Wooden Chicken Coops

Keeping chickens is catching on and it isn't a particularly expensive hobby, but you do need to purchase a quality chicken coop and maybe a chicken run and you will also have to look at the price of feed, supplements and vitamins. There are several types of chicken coops or chicken houses on the market but it is wise to consider how many chickens you’re planning to keep and make your decision from there.
 If you’re a newcomer to chicken keeping, then it’s adviseable to keep only standard breeds such as the Rhode Island Red, the Marran or the Silver Sussex.  Don’t buy a chicken purely on it’s looks, as cross-breeds and exotics can be unpredictable in nature and behaviour.  Some types of chickens are known for being extremely noisy and will crow all day long and your neighbours will certainly not take kindly to this trait if you live in a residential area and intend to keep them in your back garden !!
Certain other breeds are poor at resisting disease and require much more attention and a greater level of pampering from their owners.  Some types of chicken are not good layers and others may be susceptible to being attacked by other chickens.  This is known as being “lower down the pecking order” as they are lower down in the hierarchy of chickens.
You really do need to choose chickens that lay well, are easily tamed,  are physically strong and not known for being too noisy.  The birds that always seem to meet these requirements are the good old faithful Rhode Island Reds.
If you haven’t kept chickens before then 3 birds is a good number to start with.  Don’t ever keep one chicken because they are social creatures and need contact with birds of their own kind.   A lone chicken will suffer from being lonely and will not lay well.  Any more than three and you will very soon see the mess they create in terms of chicken poo and the amount of scratching about they do is unbelieveable !!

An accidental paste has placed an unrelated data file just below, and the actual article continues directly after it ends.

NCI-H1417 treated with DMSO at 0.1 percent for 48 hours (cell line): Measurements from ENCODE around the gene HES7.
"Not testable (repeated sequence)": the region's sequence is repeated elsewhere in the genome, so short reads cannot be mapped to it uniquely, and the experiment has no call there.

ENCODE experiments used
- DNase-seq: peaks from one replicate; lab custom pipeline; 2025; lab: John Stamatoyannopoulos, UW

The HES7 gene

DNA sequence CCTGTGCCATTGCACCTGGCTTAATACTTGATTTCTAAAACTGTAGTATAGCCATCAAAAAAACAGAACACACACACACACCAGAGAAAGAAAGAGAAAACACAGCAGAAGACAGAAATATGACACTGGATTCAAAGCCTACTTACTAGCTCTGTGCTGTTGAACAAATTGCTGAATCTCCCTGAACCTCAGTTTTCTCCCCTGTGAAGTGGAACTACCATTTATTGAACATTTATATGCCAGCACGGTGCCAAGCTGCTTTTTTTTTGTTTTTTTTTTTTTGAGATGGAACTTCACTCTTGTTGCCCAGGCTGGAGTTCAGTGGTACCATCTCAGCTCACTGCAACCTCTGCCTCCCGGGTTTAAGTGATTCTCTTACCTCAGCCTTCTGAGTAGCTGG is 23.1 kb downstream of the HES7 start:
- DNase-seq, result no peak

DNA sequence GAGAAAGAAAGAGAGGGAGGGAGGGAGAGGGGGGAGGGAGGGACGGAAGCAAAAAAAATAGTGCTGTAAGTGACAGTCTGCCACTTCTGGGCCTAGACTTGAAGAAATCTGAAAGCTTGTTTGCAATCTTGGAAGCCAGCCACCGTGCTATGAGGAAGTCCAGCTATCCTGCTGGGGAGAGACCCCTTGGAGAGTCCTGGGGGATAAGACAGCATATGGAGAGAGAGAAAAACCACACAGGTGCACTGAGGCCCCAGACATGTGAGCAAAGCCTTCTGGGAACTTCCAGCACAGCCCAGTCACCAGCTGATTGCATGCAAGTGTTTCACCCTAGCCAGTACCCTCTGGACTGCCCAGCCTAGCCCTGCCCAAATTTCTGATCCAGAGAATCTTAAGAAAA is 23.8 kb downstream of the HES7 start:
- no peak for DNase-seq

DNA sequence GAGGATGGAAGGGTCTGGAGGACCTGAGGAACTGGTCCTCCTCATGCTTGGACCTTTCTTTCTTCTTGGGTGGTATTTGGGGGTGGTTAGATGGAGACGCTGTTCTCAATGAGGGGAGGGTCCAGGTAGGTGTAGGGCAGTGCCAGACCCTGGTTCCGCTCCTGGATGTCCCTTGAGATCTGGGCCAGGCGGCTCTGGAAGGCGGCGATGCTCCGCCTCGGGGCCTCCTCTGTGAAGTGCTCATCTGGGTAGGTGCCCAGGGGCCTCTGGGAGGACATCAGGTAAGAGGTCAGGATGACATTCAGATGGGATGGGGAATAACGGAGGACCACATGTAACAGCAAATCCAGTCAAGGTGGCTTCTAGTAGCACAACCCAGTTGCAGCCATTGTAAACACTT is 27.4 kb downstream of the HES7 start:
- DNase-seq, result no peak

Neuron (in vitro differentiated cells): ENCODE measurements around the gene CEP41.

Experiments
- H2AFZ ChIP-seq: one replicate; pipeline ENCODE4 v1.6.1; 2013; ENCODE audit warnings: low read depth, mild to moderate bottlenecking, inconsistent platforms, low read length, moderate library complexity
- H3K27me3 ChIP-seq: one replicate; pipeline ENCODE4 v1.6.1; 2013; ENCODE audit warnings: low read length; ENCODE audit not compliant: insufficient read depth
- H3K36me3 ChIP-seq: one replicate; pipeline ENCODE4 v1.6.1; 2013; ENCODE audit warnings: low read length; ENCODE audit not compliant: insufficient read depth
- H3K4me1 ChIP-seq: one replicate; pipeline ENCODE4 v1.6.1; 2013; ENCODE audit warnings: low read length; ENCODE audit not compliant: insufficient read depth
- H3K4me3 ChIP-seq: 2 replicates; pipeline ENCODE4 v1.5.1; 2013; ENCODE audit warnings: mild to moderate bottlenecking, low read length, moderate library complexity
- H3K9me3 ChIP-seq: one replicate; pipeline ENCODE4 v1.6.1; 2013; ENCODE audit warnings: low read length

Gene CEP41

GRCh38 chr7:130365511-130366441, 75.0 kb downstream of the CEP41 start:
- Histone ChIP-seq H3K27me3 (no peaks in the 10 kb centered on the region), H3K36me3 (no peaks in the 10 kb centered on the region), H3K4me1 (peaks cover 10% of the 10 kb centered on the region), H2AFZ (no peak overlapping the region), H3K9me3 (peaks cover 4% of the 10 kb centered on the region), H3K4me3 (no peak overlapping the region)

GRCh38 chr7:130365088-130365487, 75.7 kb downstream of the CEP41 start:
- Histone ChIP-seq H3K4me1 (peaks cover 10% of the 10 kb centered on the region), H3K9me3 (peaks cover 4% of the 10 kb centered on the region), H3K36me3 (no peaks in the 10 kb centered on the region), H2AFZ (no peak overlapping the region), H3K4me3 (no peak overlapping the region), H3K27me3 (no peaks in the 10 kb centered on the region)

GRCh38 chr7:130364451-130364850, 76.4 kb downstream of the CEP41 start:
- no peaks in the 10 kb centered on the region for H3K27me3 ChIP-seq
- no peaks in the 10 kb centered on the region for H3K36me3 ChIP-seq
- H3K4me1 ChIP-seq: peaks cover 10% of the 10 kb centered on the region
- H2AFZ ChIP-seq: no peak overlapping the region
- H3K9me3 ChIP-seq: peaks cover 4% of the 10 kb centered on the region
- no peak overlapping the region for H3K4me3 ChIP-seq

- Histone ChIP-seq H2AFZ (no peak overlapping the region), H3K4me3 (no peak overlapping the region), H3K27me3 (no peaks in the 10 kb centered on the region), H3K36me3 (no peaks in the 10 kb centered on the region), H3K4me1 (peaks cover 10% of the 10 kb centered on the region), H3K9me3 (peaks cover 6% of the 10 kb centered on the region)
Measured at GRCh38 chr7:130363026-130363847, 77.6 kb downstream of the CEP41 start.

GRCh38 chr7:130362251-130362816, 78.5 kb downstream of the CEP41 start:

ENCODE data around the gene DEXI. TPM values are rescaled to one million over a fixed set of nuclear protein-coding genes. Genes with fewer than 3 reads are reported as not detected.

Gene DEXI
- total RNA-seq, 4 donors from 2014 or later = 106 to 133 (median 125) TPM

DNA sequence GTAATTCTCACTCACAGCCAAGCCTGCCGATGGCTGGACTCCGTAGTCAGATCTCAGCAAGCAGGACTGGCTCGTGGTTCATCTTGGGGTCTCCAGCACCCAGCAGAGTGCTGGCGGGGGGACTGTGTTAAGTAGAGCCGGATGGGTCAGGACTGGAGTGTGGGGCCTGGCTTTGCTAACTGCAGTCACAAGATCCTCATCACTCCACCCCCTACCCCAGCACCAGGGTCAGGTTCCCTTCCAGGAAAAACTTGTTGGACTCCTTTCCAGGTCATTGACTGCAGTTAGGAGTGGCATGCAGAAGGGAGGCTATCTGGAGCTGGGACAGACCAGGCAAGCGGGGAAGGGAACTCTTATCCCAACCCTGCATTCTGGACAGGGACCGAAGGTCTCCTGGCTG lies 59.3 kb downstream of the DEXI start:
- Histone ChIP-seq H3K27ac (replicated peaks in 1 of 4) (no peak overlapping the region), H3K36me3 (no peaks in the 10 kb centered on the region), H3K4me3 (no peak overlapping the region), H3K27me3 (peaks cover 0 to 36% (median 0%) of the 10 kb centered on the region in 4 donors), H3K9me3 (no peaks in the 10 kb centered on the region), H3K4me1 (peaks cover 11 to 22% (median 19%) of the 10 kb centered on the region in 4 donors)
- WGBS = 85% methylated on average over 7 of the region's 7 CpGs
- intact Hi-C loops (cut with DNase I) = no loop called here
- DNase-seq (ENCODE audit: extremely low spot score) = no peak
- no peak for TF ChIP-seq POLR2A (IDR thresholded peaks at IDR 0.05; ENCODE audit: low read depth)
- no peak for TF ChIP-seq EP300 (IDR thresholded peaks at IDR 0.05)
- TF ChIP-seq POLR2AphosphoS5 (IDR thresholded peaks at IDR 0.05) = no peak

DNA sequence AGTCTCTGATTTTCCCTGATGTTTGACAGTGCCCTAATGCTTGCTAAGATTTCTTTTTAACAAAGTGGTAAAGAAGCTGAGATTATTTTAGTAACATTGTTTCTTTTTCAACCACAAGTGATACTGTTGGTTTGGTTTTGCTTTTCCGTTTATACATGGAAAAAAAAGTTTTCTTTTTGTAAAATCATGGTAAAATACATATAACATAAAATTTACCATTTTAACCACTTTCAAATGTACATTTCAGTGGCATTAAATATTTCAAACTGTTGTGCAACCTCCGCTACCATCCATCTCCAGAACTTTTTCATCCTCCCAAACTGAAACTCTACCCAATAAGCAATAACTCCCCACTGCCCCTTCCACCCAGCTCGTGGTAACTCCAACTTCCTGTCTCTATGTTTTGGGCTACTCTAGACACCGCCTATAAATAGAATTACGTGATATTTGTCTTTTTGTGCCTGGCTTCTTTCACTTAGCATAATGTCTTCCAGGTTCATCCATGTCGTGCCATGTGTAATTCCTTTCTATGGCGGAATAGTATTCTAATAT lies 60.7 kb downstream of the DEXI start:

If you have 6 chickens or more don’t forget the difference it will make to the noise levels because more chickens means more birds competing to be top hen.  It’s also worth remembering that the amount of space they will need around them also changes dramatically.  That means larger chicken coops and larger chicken runs.  A good guide is to allow approx. 1 square foot for a small breed bird, 1 1/2 square feet for a medium sized bird and 2 square feet for a large breed chicken.
On average, one hen will lay one egg a day during the summer months, so this will maybe give you some idea of how many hens to purchase. The amount of eggs you can glean from your chickens easily pays this outlay back providing you have layers!  Chickens tend to live up to about 15 years old and can lay for a large part of their life but it’s worth remembering that a healthy, happy chicken will lay for a lot longer than one that is poorly kept and ignored.

There are lots of chicken coops to choose from and generally they are made from wood but why not take a look at the new eco-friendly recycled plastic chicken coops as well.  Provided you either purchase a tanalised chicken coop or treat your standard chicken coop with a non-toxic wood preserve annually, these will be fine.  Whether wood or plastic they will provide your chickens with a warm, dry environment.  Make sure the chicken coop is well ventilated and  has an external egg box for easy egg collecting.